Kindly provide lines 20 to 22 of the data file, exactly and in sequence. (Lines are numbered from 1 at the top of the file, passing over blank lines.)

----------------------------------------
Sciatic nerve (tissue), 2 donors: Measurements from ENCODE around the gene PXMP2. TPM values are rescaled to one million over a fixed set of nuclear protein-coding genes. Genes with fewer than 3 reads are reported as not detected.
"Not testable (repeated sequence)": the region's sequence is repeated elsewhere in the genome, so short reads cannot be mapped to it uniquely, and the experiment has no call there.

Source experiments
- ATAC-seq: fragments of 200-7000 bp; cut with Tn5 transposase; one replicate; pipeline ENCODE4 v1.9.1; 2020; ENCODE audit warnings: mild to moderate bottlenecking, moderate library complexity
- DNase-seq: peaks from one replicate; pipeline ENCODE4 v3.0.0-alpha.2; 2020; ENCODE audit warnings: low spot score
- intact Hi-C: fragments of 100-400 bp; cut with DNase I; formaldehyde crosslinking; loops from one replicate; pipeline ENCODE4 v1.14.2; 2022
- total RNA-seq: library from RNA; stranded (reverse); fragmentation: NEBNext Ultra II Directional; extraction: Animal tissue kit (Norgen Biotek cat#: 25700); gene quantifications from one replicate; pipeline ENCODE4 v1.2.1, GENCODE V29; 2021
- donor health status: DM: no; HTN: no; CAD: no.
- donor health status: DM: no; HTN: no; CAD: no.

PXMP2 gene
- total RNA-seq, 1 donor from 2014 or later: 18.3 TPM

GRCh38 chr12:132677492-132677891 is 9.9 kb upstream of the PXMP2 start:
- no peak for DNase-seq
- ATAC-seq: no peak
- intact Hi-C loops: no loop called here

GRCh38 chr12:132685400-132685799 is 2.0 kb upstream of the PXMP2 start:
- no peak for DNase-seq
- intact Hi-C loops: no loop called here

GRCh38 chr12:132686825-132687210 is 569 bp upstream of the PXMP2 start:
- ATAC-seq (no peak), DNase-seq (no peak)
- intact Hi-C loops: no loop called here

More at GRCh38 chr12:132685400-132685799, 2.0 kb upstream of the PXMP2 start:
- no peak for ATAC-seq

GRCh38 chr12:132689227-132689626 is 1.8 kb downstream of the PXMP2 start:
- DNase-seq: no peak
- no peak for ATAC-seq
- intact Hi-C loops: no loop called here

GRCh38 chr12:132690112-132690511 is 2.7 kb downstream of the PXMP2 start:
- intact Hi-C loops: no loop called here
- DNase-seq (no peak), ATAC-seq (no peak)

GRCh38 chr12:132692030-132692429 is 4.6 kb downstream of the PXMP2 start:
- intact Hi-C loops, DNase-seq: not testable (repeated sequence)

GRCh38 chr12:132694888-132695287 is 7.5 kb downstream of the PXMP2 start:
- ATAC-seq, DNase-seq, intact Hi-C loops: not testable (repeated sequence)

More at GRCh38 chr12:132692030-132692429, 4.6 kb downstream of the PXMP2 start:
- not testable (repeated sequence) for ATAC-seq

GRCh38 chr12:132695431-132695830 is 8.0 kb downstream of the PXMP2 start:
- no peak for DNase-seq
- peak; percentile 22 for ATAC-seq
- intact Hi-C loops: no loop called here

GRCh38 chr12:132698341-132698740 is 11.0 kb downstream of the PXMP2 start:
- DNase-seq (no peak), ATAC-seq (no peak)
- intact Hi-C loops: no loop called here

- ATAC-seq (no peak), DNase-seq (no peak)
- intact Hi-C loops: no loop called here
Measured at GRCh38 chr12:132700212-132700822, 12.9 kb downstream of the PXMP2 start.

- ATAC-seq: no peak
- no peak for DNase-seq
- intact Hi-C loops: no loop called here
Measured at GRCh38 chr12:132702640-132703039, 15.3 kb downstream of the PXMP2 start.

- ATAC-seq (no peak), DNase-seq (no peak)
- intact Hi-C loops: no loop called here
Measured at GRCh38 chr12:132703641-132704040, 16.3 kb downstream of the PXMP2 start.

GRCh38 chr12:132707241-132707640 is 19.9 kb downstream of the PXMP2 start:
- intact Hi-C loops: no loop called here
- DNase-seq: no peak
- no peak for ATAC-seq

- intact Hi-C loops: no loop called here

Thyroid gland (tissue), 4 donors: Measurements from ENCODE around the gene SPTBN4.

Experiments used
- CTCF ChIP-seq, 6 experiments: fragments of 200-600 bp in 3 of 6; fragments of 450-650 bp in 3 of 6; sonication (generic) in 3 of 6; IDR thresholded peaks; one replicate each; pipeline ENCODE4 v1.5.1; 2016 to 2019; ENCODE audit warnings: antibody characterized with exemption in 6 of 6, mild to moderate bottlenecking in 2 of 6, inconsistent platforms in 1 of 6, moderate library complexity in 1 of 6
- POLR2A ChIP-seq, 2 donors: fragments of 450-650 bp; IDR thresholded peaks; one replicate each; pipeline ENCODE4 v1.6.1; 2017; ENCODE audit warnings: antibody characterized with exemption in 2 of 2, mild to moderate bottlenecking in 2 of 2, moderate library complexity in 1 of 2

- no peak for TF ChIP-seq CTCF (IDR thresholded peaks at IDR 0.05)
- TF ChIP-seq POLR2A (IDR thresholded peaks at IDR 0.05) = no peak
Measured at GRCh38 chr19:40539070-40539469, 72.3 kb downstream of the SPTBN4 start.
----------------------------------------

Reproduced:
- ATAC-seq (no peak), DNase-seq (no peak)
- intact Hi-C loops: no loop called here

More at GRCh38 chr12:132685400-132685799, 2.0 kb upstream of the PXMP2 start: